There was a time during the decades-long career of retired Madawaska High School ski coach Howard Paradis when only boys were allowed to compete on the slopes in Aroostook County.
Paradis, 90, who will be inducted into the Maine Athletic Hall of Fame this fall, was not prepared to heed that rule. He recognized a talented skier when he saw one, regardless of gender.
Paradis was instrumental in the development of the Four Seasons cross-country ski trails in Madawaska. He helped lead the Madawaska girls to 15 championships and the boys to nine, and under his tutelage the school produced 15 Maine Skimeiesters. But he made history decades ago when he let a female student compete in a boys high school ski race.
Girls teams were instituted in Maine in the early 1970s. Before that became reality, Paradis entered a female skier, a freshman, into an Aroostook County meet under a fake male name. Unfortunately, she was discovered as she prepared to leave the starting gate at the top of the hill. Another skier called her out for being a female once he got close enough to have a conversation with her.
The skier took off down the slope nonetheless and placed fifth in the event, despite her young age. A man hosting the meet yelled at Paradis and tore the student’s bib off, making her cry, Paradis said.
“They thought she might get hurt or she would embarrass the boys if she beat all those boys; it was terrible,” Paradis said. “I wasn’t making a political statement or anything. I was trying to win a ski meet, and my best skier happened to be a girl.”
Paradis will not name the athlete now, because he doesn’t want to embarrass her or anyone else involved in the incident. Though he didn’t realize it then, his thinking was ahead of the times.
Paradis had not planned to become a high school ski coach. But when the Madawaska school found itself without a coach in 1960, the athletic director approached Paradis at a party one night and offered him the job. Paradis was a junior high math teacher in the district.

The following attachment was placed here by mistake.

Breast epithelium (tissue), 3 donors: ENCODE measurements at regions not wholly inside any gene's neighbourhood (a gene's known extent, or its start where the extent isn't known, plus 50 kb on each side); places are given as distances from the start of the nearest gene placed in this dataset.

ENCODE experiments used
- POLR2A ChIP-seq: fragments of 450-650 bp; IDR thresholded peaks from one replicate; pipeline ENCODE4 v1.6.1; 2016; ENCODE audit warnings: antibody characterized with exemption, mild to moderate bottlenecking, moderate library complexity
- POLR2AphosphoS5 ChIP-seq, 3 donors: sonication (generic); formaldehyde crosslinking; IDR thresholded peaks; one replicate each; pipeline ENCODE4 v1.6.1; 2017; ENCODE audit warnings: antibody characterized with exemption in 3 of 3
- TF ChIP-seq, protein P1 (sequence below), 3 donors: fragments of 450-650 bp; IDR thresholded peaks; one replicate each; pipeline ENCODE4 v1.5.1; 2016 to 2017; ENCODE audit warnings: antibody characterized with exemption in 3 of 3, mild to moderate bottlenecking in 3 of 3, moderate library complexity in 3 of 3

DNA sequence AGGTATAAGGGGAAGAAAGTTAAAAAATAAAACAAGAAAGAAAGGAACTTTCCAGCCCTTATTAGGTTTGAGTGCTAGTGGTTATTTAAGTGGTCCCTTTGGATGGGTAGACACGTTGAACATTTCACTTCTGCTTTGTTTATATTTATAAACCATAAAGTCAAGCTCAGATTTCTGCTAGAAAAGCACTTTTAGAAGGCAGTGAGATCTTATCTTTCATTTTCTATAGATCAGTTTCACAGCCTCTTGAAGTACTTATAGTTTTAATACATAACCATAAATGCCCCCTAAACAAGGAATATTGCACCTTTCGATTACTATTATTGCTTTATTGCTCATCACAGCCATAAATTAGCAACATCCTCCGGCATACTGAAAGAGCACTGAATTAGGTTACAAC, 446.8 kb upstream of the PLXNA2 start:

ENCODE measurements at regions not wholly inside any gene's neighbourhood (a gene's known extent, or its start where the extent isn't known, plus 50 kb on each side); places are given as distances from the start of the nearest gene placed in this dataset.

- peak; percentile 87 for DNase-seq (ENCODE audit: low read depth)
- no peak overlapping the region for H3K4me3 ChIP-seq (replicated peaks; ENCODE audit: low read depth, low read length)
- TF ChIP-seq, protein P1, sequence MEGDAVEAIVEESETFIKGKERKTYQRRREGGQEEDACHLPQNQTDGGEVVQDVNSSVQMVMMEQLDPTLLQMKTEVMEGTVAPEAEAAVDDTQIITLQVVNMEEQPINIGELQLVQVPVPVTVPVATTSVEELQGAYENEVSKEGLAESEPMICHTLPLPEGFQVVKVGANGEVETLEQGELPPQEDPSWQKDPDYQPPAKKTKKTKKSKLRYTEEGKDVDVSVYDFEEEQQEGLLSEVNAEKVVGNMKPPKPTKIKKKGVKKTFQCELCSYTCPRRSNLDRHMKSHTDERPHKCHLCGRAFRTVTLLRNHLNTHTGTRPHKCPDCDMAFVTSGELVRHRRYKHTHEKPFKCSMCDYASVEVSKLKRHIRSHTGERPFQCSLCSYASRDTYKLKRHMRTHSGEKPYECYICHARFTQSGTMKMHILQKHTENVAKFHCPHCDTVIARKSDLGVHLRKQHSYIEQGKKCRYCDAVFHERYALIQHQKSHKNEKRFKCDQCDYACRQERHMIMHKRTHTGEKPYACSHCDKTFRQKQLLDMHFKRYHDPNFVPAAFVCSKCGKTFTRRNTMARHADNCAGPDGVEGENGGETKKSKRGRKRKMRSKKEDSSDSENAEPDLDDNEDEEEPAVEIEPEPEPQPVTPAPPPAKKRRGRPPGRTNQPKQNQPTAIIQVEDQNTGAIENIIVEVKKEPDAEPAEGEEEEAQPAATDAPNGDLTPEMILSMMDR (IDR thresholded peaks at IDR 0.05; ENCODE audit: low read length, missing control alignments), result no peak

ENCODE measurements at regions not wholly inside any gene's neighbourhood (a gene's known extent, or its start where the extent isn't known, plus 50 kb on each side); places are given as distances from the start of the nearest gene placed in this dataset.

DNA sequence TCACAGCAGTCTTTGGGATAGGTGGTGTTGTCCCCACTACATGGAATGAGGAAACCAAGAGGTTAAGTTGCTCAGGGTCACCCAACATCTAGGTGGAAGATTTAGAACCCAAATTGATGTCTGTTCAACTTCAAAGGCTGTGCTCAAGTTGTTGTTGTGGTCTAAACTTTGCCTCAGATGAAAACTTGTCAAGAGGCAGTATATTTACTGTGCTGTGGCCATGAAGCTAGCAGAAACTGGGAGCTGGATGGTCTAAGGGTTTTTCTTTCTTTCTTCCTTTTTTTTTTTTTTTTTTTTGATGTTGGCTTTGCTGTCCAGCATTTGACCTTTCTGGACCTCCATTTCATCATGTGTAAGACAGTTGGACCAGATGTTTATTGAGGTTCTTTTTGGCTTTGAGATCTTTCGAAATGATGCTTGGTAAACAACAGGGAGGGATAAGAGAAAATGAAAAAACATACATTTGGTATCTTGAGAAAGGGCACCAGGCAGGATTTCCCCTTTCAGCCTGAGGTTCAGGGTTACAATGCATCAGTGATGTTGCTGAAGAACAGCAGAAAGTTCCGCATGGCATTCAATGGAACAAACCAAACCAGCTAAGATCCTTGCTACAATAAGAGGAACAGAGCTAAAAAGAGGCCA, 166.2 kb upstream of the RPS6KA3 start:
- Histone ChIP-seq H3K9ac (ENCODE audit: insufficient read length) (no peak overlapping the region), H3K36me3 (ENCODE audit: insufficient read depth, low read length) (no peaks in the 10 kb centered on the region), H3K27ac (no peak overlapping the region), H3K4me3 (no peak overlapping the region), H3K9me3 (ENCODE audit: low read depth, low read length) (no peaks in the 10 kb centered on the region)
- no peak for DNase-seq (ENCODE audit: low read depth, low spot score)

“He found out I was a skier and told me he’d pay me $50 for the year while he would be looking for a real ski coach,” Paradis said. “Every time I asked him if he found one, he said he was working on it. I coached for 35 years.”
Paradis also coached Nordic skiing for part of his career.
Fort Kent Community High School Nordic ski coach Carl Theriault said he has a great deal of respect for the commitment Paradis made to high school cross country skiing for so many years.
“Madawaska was a powerhouse team with Howard at the helm, and his love of the sport showed through his athletes on the trails,” Theriault said.
Paradis first began skiing at about the age of 5 in the backyard of his family home in Frenchville, he said. Money was tight, and his early years were spent surviving the Great Depression.
“In those days skis were homemade. My uncle made me a pair,” Paradis said. “There was a hill behind my house and we would pack that. The kids in town would all meet there and we’d go straight down the hill. We’d build jumps.”
It is almost impossible to be a successful coach without the backing of family, Paradis said.
His wife, Rella Paradis, died in 2009. The couple had two children, Michael Paradis and Karen Paradis. They also have two grandchildren, Curtis and Erin.
“We’re a skiing family to begin with, but they sacrificed a lot because of what I was doing. My wife would always say in November when we started skiing, ‘Well, I’ll see you next spring.’ She was right on that. She was a schoolteacher also,” Paradis said.
Maine Sports Hall of Fame will induct Paradis and nine others during an Oct. 29 ceremony at Merrill Auditorium in Portland.